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Gateway Science Series, Part 4

By Casey Smith, Naturalist, and Park District Staff

I (Casey) took part in a webinar recently where Neil DeGrasse Tyson was the keynote speaker. Someone asked him what was his “gateway science”, meaning what was the science that got him into astrophysics. I thought that would be a great topic to ask Preservation Parks staff. Staff were asked the three questions below. I’ve shared their name, job title, and responses. I hope you enjoy getting to know some of our staff during this series.

What got you into this line of work, or your “gateway science”?

Looking back, is working for a park district what you saw your future self doing?

If working for a park district is not what you expected you would be doing, is there anything you find surprising about working for Preservation Parks?

Kelli Venable

Kelli Venable – Park Technician
I grew up going to Blues Creek Park, it opened in 2001 when I was in elementary school, and spent the majority of my childhood outdoors. I never thought about working for parks, as it was “pushed” that I go to a good college and get a good job. After my first year in college, I got a seasonal position at PPDC. That fall I spent the semester studying the Grand Canyon Region through Northern Arizona University. I realized very fast that I wouldn’t be happy working indoors for the rest of my life. Upon returning, I transferred to Hocking College getting my degree in a wildlife field and continued working for PPDC. It wasn’t until the semester I was at the Grand Canyon that I knew I was changing majors to continue working outside.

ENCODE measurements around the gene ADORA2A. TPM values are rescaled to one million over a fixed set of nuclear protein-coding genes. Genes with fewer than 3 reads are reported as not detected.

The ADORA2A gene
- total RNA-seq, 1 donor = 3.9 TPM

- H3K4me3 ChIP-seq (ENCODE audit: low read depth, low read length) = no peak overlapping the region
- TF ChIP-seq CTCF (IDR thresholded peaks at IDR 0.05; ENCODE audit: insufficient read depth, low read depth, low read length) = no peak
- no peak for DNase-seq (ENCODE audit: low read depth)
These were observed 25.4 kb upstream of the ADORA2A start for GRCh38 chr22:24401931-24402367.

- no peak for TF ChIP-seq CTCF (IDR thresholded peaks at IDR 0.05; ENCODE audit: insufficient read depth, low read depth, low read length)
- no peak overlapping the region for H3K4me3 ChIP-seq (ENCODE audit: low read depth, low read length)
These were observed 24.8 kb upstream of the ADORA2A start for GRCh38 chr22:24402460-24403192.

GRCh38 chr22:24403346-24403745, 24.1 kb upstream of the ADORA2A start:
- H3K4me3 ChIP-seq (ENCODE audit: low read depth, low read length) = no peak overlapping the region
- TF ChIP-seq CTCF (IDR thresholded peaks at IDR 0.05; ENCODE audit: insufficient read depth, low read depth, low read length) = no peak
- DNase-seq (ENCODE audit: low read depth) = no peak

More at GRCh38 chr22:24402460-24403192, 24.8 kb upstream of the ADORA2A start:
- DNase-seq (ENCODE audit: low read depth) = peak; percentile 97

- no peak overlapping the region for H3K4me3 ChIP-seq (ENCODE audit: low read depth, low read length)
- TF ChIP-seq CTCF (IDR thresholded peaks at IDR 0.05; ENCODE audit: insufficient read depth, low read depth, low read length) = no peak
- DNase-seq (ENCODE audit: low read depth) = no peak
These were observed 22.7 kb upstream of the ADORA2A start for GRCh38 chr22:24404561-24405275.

I found it surprising when I first started working here that no day is the same. Yes, we have specific tasks in Operations but there is no routine day or routine task. It could be finding a snake by the restroom or a grey tree frog climbing up the building, or a visitor asking questions about an animal, bird, or plant and helping them ID it. There are so many small things that I can appreciate because I work at the parks that I wouldn’t have known about previously. Like the day my coworker and I found a Sora Rail at Hogback Ridge Park, a shorebird that has a specific niche which is not exactly at Hogback but more common at Alum Creek. 

Logan Dunn

Logan Dunn – Park Technician
Growing up on a farm we had thousands of acres to explore and utilize. On the weekends we would venture to Killdeer Plains Wildlife Area and search for, at that time, the elusive bald eagle. Growing up engrossed in nature, I wanted nothing more than to fulfill a career of helping out, consulting and advising those working with and around natural resources.
Working for Preservation Parks, or any park district, is much more than just cleaning facilities and mowing. It’s a much more diverse paradigm than that. Meeting visitors and educating/addressing concerns, habitat management, education, land acquisition, construction projects, mitigation, etc… It truly has been eye opening for all the possibilities one can contribute to when working for Preservation Parks.

Kyle Pace

Kyle Pace – Operations Manager
As a child my father and grandfathers provided me plenty of experiences in nature such as camping, hiking, fishing, and hunting. They explained that we need to take care of the world that we have so future generations can have the same enjoyable experiences that we had. While fishing and hunting I encountered Wildlife Officers and they inspired me to look into colleges that provided degrees in Natural Resources. I pursued my degree in Natural Resources Law Enforcement at Hocking College. Looking back, I did not see myself working for a park district. I saw myself working for the Division of Wildlife as a wildlife officer. The summer of 2008 however, I found a new passion while completing my practicum for college at Prairie Oaks Metro Park as a Seasonal Park Technician. My experiences from this job gave me a new appreciation for parks as it takes a crew to provide a clean and safe environment for visitors to have positive experiences.
Working for Preservation Parks doesn’t feel like a job because I am surrounded by a team that shares the same passion as I do. I see it as a career because every day the entire organization is making great strides to improve our parks to provide our visitors memorable experiences as well as resorting mother nature back to its original state.

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